• For unusual transactions, there should be systems in place to spot these transactions and you should take measures to understand their origin and funding. You should also learn more about the business to try and understand why these might occur. For EDD, you need to perform these checks with a greater frequency than with standard CDD. 

How to Perform CDD

This is the general process for performing CDD.

1. Identify and verify customers

Collecting data on customers is the first step in performing CDD. For individuals, this includes the customer’s name, residential address, phone numbers, email addresses, gender, marital status, nationality, race and occupation. For legal entities, you should find out the name of the business, details of the incorporation, management structure, articles of association and details of its constitution. 

You then need to verify this data with trusted and reliable sources. For an individual, this could be a government agency, in the form of a passport or other photo ID, or a utility provider to prove their address. For an organisation, you might ask to see the articles of association or the certificate of incorporation. 

2. Identify and verify beneficial owners of companies

You must look into the control structure of the company to ascertain the identity of the beneficial owner of the business. This is the person that owns 25% or more of the shares or voting rights in the company. They can appoint or remove the majority of the directors or can otherwise exert control and influence over the organisation. 

This step can involve a large amount of investigative work, from looking through shareholding data to sifting through public sources to uncover the identity of the ultimate beneficial owner.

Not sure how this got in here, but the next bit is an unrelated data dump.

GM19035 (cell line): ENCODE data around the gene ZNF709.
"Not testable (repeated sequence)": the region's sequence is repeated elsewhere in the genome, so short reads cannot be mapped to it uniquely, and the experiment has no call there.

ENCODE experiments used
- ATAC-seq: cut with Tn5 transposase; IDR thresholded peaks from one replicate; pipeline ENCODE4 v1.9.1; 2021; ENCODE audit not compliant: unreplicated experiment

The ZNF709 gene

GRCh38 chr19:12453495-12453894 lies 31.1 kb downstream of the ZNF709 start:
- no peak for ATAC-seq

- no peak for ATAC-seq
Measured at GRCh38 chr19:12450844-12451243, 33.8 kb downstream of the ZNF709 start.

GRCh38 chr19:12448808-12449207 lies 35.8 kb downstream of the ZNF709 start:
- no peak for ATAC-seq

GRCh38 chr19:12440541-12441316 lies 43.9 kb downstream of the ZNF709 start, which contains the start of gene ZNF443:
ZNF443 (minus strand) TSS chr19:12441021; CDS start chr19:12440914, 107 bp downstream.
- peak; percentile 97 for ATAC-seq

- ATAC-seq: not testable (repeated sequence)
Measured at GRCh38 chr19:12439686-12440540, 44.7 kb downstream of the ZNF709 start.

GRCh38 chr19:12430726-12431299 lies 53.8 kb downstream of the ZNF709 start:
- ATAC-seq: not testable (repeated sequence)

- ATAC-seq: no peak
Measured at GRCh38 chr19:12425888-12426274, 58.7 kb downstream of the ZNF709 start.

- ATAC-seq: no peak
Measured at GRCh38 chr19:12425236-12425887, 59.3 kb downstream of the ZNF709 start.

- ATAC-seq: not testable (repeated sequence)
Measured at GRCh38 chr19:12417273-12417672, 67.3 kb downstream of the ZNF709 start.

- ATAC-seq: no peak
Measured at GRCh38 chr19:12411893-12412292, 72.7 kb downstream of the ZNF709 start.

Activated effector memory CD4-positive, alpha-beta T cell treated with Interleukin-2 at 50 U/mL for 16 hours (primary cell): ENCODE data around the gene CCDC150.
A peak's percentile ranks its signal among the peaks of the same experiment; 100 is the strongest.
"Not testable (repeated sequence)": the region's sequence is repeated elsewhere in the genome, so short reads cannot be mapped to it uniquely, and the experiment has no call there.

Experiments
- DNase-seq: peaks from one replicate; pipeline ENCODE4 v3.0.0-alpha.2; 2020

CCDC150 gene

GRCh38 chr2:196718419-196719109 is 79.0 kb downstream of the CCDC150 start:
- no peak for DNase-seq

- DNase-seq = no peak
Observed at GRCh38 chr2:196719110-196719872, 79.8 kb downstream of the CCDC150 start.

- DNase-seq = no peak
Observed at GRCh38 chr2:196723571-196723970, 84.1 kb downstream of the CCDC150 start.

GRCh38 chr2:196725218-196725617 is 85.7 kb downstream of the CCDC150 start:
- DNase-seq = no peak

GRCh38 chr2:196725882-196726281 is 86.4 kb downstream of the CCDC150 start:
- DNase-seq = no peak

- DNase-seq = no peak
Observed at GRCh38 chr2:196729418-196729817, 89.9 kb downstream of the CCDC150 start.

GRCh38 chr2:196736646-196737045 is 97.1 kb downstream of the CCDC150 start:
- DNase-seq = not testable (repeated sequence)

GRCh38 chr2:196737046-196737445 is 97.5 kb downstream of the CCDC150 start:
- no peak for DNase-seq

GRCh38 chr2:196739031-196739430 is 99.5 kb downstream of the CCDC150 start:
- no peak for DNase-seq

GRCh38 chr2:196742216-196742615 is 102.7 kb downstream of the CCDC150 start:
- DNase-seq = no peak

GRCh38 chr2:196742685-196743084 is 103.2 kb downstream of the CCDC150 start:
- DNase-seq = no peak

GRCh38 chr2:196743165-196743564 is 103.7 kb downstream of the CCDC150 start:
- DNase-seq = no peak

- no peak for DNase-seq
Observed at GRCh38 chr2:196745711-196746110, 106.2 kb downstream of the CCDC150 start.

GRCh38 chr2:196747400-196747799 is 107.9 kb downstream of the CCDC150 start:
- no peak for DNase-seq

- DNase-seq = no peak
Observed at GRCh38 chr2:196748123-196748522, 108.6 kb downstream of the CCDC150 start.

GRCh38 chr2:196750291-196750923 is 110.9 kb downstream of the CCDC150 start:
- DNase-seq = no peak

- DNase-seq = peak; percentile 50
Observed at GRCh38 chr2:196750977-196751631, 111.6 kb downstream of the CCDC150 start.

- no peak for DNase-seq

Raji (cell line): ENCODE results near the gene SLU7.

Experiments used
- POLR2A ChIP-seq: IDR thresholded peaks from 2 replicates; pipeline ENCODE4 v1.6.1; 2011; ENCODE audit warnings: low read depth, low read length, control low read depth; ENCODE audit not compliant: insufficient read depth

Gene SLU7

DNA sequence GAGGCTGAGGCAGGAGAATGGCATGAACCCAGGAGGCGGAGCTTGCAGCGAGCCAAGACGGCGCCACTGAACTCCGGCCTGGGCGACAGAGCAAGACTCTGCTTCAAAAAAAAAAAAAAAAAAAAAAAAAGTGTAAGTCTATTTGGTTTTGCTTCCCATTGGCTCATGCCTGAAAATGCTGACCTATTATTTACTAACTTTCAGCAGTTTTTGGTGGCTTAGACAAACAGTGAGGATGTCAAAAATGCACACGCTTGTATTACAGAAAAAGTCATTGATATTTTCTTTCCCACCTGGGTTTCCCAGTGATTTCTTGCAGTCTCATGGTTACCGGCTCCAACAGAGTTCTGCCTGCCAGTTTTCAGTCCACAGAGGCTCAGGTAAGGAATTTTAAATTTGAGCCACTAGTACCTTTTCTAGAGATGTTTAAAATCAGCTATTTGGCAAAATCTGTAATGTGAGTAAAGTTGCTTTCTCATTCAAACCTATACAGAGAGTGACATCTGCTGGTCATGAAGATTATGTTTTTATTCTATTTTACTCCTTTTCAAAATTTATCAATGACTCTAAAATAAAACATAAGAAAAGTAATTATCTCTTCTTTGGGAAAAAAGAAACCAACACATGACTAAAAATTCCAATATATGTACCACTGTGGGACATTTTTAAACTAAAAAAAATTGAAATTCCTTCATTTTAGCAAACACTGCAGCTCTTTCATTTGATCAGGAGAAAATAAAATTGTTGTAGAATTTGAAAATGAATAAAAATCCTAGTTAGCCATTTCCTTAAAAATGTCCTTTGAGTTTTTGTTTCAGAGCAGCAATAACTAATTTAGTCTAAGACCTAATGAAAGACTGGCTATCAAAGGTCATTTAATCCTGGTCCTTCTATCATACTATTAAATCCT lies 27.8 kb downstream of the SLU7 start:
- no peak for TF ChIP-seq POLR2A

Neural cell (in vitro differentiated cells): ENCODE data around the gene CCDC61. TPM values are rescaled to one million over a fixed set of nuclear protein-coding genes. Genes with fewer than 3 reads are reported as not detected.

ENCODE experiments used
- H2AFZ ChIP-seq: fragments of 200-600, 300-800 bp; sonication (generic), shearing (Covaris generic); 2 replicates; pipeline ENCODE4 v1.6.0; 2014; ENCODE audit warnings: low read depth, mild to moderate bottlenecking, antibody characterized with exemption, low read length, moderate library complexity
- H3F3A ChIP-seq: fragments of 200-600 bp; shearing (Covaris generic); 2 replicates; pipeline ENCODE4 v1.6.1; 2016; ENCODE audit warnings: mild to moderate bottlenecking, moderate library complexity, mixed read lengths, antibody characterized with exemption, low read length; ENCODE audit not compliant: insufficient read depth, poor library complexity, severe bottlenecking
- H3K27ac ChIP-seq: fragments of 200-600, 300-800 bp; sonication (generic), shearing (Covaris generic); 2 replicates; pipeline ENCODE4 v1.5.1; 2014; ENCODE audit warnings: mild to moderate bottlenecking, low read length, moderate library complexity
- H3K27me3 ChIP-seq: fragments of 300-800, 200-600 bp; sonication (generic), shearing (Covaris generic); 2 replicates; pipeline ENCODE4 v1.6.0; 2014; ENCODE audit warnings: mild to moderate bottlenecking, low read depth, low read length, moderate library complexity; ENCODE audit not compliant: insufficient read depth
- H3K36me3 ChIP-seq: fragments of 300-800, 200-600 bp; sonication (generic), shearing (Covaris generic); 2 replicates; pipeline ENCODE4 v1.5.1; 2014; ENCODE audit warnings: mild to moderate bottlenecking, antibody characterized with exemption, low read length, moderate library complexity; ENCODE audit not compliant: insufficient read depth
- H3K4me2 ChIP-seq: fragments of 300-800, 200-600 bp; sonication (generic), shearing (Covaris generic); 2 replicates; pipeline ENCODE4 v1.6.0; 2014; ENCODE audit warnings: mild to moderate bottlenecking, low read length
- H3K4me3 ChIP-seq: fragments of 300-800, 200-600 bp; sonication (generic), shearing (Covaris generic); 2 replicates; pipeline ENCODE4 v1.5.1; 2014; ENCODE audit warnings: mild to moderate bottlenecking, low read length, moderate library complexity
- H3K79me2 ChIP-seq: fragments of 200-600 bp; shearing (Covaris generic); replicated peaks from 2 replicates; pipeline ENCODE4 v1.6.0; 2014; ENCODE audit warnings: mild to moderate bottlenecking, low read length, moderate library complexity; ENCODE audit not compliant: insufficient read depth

3. Create customer risk profiles

Your analysts can run processes such as name screening to check on the background of the customer. They will look to see if the individuals in question are PEPs and whether they have been sanctioned, have a criminal record, have been involved with terrorism or have been associated with any dubious behaviour in the press. 

Following these processes, the analysts can create a customer risk profile relating to money laundering and terrorist financing. If the entity is a government organisation that has its own AML compliance processes in place, it may be flagged as low risk, whereas a business where a high-ranking politician has beneficial ownership may be flagged as high risk. 

From these results, you can assess the best form of due diligence to instigate, whether that is standard, simplified or enhanced. 

4. Conduct ongoing monitoring

Ongoing monitoring of the account is key to maintaining security. This means constantly reviewing transactions and other account activity for indicators of money laundering. In addition, you should ensure that, if there is a change to the nature of the business relationship, it is not one that leaves you open to unwittingly allowing money laundering to occur. Keeping your Know Your Customer or KYC process documentation up to date is essential. 

Tips To Streamline Anti Money Laundering Customer Due Diligence

✅ Verify identity before doing business